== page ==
Skip to content

This week's editorial

Editor Joan Ritchie's editorial from this week's issue of The Moose Jaw Express.

“Time management is an oxymoron. Time is beyond our control, and the clock keeps ticking regardless of how we lead our lives. Priority management is the answer to maximizing the time we have.”John C. Maxwell

Although I love spring and the optimism of hoping to enjoy a few months outdoors, as well as maintaining indoor living to a manageable state, I find it exhausting trying to keep up.  

Spring comes and with it comes additional duties that require time and effort, like spending time in greenhouses buying bedding plants, planting the garden, weeding perennial beds, putting out summer décor, possibly repainting the fence, and much more.  This, along with a full-time working schedule, maintaining the house, doing laundry, buying groceries and making meals, and still finding time to relax and have some ‘Joan-on-her-own’ time…at this point, I feel like I’m losing the game.  

So, I went to my online dad…’the internet’ to see about some possible solutions to optimize time.  Of course most people know a lot of the pointers, but do we always put them into practice?  I would venture to say not so much!

Efficiency, productivity, and prioritizing are probably key words in this discussion.  And how do you become more productive and efficient?  Well, by creating a schedule or list of things to accomplish to help you prioritize what’s important in the here-and-now.  

An article at tells you exactly what the benefits are in doing so and what you need to do:  

•    “Daily schedules make us more efficient and save time
•    “Schedules help you prioritize what’s important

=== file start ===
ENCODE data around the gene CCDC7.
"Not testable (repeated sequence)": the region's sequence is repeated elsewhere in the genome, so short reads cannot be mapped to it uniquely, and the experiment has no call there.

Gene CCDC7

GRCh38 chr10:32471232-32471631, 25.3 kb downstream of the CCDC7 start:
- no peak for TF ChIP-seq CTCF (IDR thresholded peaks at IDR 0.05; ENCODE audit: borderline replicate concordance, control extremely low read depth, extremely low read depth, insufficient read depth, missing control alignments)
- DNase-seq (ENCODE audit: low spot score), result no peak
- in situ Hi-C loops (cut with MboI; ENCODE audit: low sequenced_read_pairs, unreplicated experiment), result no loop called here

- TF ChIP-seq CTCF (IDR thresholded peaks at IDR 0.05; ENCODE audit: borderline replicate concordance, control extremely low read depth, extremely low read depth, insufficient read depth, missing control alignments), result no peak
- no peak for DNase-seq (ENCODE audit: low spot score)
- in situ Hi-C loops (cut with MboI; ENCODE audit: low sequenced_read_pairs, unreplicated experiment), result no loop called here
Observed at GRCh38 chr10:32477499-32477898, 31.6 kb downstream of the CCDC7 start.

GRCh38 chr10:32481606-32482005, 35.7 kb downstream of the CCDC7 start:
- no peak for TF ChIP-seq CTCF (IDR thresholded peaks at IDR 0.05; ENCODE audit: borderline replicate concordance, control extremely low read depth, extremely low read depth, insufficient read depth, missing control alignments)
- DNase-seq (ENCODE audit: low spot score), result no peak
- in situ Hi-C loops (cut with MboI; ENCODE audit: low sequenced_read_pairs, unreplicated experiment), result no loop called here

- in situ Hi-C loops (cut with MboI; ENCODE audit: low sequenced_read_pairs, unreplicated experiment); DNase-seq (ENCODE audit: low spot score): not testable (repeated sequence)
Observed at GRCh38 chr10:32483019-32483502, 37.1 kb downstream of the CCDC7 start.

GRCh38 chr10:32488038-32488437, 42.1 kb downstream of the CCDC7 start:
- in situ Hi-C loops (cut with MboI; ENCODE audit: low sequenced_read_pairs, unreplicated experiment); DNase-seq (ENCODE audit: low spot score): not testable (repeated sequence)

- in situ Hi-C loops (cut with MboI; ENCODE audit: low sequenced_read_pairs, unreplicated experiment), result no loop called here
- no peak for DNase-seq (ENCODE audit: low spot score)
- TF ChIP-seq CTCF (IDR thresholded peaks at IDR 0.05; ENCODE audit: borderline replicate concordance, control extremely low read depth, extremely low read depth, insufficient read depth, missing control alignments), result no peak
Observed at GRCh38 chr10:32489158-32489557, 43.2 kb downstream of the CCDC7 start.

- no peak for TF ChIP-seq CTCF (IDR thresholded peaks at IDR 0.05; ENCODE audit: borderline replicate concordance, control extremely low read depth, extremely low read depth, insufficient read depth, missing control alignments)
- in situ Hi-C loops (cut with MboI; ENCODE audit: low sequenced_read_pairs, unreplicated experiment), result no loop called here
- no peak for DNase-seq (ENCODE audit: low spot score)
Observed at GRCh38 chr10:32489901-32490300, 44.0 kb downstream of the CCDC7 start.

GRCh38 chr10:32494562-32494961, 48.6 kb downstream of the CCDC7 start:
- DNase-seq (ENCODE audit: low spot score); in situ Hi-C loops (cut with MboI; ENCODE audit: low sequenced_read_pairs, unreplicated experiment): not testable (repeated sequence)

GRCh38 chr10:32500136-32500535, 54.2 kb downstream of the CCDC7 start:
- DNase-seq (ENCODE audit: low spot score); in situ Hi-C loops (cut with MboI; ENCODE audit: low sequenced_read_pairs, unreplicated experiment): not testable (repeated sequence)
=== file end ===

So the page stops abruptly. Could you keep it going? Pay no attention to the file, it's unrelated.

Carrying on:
•    “Schedules help us get the most important tasks accomplished each day
•    “Have a schedule can increase self-confidence and momentum to persist

And then what? You need to self-manage: 

•    “Make a list
•    “Structure your day
•    “Plan your day in advance
•    “Combine related tasks”
•    "Concentrate on the task at hand"

For individuals, energy levels vary from person to person.  A really great pointer is to tackle the difficult tasks when your energy level is the highest.  Productivity times can changes throughout the years, but unfortunately maintaining that optimal productivity level throughout the course of each day is improbable.  Breaks and rests need to be implemented; be mindful of your energy levels.    

So, what do you get at the end of a hard day?   

Time to ‘stop and smell the roses’ and maybe even a glass of ‘wine to make you shine’ because of the satisfaction that radiates from you as you glory in your accomplishments.  

Now what’s on the list for tomorrow?     

The views and opinions expressed in this article are those of the author, and do not necessarily reflect the position of this publication.